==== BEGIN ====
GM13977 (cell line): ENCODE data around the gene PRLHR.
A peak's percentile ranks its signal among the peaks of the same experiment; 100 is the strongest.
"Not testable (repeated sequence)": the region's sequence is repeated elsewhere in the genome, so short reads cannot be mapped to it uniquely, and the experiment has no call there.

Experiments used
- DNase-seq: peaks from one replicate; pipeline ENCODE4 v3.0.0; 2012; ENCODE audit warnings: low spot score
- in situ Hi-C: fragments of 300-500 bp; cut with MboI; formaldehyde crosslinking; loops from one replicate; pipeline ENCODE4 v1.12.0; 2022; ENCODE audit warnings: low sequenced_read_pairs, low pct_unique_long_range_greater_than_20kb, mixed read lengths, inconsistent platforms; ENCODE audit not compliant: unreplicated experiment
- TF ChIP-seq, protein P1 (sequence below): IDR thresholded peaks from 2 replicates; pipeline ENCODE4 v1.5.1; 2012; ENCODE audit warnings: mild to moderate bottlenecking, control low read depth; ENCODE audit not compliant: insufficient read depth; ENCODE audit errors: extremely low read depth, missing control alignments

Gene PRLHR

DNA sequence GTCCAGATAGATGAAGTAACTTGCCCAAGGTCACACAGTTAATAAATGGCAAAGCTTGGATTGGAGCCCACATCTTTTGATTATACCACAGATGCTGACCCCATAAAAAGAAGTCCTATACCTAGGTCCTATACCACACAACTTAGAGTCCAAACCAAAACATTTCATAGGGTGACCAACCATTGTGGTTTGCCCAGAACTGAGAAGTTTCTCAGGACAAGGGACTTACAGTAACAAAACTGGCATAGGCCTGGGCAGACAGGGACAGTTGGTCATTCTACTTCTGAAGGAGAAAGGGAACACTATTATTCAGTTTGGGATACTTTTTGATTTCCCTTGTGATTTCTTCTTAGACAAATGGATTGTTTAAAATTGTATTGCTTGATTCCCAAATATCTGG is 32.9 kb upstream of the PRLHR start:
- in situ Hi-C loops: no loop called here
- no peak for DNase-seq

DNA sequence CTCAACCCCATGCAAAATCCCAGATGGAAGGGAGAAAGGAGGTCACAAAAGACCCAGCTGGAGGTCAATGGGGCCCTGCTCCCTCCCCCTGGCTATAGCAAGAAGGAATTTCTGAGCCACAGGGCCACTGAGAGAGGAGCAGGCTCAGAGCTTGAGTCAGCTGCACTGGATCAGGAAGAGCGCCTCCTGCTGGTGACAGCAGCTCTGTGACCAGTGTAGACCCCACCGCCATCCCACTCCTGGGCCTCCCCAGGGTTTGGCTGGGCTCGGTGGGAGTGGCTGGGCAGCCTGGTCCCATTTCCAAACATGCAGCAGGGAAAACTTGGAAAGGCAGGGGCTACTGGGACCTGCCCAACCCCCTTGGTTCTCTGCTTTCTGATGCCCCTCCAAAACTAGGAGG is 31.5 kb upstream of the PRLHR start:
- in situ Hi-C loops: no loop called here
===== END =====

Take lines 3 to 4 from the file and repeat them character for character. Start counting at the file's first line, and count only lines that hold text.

"Not testable (repeated sequence)": the region's sequence is repeated elsewhere in the genome, so short reads cannot be mapped to it uniquely, and the experiment has no call there.

Experiments used